Only one day left to enter the Breakthrough Junior Challenge!
“Knowledge is humanity’s greatest asset. It defines our nature, and it will shape our future. The body of knowledge is assembled over centuries. Yet a single mind can extend it immensely. Einstein reimagined space and time. Darwin distilled the chaos of life to a single idea. Turing figured out what it means to think. Great scientists enrich us all.”¹
Are you the next Einstein, or today’s Turing? Do you have a passion for science, maths or technology, and fancy winning a $250,000 scholarship, as well as a brand-new, cutting-edge lab worth $100,000 for your school, and a $50,000 educational grant for the teacher who inspired your passion? If this sounds like you, you’d better get going, as you’ve only got until 3:59AM (UTC) Thursday to get your entry submitted!
The Breakthrough Prize and Khan Academy have joined forces to launch the Breakthrough Junior Challenge, an annual, global competition for science and maths students ‘to inspire creative thinking about fundamental concepts in the life sciences, physics or mathematics’. The Breakthrough Junior Challenge is ‘a global initiative to develop and demonstrate young people’s knowledge of science and scientific principles; generate excitement in these fields; support STEM career choices; and engage the imagination and interest of the public at large in key concepts of fundamental science’.
“This project is about unleashing young people’s capacity for fresh thinking and inspiring a new generation of scientists. We want to encourage students from around the world to share complex ideas with their peers,” said co-founder of the Breakthrough Prize, Dr Priscilla Chan.
To enter the competition, entrants must be aged 13-18, and submit an original video (up to 10 minutes in length) that brings to life a concept or theory in the life sciences, physics or mathematics. The submissions will be judged on ‘the student’s ability to communicate complex scientific ideas in the most engaging, illuminating and imaginative ways’. The entries will undergo a three-stage evaluation process, including a peer-to-peer scoring of fellow students’ submissions, followed by review by Breakthrough Laureates and other leaders in science, technology and education.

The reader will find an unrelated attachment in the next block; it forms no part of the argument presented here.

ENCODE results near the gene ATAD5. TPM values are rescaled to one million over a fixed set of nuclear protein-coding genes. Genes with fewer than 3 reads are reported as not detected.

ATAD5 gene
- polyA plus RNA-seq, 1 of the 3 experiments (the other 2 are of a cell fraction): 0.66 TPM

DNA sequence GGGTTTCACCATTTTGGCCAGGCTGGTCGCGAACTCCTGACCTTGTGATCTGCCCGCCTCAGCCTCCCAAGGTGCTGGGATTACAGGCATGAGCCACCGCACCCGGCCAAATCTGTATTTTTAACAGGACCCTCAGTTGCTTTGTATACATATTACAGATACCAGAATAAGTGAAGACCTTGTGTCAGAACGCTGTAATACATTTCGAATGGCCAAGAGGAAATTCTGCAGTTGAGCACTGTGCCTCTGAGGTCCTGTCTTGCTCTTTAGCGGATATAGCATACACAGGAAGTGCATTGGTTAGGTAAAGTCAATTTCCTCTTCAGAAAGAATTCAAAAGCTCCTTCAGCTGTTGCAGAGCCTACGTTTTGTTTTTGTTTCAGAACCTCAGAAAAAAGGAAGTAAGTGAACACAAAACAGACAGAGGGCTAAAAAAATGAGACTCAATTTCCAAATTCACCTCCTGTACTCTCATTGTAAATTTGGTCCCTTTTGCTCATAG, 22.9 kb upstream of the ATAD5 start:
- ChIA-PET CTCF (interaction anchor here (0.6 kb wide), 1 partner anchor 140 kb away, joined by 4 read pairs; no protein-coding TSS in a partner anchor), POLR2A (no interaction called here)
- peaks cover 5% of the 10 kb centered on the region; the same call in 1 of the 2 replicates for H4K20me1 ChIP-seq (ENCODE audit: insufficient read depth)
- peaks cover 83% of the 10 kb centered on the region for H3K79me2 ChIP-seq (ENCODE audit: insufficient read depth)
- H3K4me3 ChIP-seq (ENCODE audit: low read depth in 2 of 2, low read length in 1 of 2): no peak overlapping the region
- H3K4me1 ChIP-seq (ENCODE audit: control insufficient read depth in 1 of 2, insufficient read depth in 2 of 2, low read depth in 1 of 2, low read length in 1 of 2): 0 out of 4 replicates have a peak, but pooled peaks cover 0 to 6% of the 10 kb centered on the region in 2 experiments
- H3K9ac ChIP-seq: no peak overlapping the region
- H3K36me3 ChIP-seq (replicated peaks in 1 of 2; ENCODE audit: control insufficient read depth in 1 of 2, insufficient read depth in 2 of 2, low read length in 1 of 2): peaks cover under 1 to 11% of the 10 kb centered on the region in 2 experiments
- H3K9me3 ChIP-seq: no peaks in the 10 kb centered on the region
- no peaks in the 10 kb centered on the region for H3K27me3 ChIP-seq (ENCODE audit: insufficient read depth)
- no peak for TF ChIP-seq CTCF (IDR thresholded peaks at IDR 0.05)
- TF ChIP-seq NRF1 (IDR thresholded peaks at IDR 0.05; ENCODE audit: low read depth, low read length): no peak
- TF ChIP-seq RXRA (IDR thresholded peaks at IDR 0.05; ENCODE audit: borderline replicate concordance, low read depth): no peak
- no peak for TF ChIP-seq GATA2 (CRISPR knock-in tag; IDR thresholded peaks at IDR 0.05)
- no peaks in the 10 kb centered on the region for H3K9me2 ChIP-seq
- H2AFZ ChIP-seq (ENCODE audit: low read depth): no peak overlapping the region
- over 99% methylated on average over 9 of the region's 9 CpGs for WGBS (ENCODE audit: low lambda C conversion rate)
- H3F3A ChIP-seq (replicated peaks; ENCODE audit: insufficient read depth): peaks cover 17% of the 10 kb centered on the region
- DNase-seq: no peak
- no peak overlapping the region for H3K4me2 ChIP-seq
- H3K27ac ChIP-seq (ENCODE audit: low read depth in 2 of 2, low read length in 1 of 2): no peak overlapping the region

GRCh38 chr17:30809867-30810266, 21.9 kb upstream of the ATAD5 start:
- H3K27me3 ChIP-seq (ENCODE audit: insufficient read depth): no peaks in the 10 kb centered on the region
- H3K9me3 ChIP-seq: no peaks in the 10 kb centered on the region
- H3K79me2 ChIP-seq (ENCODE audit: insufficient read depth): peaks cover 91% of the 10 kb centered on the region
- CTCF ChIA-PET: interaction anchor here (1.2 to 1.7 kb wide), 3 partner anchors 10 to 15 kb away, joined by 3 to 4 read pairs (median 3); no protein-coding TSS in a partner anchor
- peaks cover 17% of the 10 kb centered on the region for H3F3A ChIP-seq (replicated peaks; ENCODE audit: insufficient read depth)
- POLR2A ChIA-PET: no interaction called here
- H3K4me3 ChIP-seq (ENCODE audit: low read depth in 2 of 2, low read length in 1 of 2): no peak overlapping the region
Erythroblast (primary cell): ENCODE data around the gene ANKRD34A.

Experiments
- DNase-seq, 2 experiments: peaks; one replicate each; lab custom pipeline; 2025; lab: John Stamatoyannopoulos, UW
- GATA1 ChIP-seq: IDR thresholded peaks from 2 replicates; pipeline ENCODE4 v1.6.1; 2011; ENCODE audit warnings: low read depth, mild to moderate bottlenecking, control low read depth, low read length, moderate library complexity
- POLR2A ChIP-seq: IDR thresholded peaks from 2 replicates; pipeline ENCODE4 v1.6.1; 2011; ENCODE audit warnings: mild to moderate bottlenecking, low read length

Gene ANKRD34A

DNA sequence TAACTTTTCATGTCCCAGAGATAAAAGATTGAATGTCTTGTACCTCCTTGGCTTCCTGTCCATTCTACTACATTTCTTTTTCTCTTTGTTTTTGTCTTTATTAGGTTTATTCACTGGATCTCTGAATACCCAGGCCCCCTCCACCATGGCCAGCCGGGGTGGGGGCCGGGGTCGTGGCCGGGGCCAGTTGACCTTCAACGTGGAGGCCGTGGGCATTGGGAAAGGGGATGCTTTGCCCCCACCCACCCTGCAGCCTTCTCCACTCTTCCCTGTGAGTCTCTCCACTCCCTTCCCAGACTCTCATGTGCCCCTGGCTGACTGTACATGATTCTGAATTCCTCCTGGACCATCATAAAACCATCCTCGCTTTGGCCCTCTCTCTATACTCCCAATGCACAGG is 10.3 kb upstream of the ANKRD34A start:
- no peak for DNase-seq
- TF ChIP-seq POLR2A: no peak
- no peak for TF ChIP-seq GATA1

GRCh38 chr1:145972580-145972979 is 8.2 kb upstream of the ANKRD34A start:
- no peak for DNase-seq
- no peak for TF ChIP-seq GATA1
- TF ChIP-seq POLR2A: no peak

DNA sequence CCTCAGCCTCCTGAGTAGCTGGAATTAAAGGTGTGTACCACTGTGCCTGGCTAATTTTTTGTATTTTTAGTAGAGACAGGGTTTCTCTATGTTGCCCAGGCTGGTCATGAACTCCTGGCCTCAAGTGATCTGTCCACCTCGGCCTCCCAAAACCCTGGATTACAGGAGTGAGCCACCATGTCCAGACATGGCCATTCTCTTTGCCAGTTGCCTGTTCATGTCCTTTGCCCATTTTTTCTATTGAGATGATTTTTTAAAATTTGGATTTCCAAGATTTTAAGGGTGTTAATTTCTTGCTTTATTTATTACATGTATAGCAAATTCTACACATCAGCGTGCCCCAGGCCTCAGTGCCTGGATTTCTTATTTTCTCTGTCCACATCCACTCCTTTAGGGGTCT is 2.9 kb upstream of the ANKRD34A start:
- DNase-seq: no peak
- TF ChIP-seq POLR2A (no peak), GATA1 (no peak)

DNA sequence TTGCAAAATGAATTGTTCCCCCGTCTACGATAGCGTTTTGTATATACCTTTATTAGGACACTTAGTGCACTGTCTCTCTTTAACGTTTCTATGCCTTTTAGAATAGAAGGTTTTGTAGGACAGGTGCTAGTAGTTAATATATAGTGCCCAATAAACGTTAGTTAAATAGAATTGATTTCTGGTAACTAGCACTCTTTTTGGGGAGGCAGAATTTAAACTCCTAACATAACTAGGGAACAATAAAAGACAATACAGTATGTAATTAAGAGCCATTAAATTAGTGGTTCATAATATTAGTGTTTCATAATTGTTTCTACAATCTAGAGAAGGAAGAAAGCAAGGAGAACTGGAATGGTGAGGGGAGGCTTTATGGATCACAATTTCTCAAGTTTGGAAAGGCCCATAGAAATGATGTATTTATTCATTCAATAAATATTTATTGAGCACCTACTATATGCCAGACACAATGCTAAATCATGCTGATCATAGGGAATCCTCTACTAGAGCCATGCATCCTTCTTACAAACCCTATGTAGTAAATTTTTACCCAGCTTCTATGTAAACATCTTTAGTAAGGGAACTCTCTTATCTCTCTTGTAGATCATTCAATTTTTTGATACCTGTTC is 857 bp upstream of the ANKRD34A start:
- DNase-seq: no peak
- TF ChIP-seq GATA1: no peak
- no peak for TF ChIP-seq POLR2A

In addition to the scholarship and financial prizes, the winning student will also be invited to the Breakthrough Prize awards ceremony in Silicon Valley, where he or she will have the opportunity to meet with ‘giants of science, technology, media and the arts’. The awards ceremony will be televised live in the US on the 8th Nov, followed by a worldwide broadcast on Fox and National Geographic Channels, during which the winning student’s film will be presented.
"Breakthroughs in science and math often start with a new way of seeing things. The goal of this prize is to inspire young people to explain big ideas in math and science in new and novel ways, possibly opening all of our minds to the mysteries of the universe and leading to the breakthroughs of the future!" said Khan Academy founder Salman Khan.
The Breakthrough Junior Challenge is funded by Mark Zuckerberg and Priscilla Chan, and Yuri and Julia Milner, through the Breakthrough Prize Foundation, based on a grant from Zuckerberg’s fund at the Silicon Valley Community Foundation and a grant from Milner Global Foundation.
Get registered here and submit your video by 3:59AM UTC on Thurs 8th October (23:59ET 7/10/15) for your chance to win!
The Breakthrough Prize
Founded in 2012 by Sergey Brin and Anne Wojcicki, Jack Ma and Cathy Zhang, Yuri and Julia Milner, Mark Zuckerberg and Priscilla Chan, the Breakthrough Prize is an annual award honouring outstanding achievements in life sciences, physics and mathematics. The prize aims to celebrate scientists and generate interest and excitement in scientific careers.
The Khan Academy is a non-profit organisation whose mission is to provide a world-class education to anyone, anywhere, for free. They ‘believe that students of all ages should have free, unlimited access to the best educational content, and that they should be able to consume and master this content at their own pace. In addition, [they] believe that there are incredible opportunities to use intelligent software development, deep data analytics and intuitive use interfaces to more effectively surface and present these educational resources to students and teachers around the world. [Their] library of content covers kindergarten to early college maths, science topics such as biology, chemistry and physics, and reaches into humanities with tutorials on economics, finance, music, philosophy and art history. [They] have over 25 million registered students and to date, [they] have delivered over 580million lessons and 3.8 billion exercise problems’.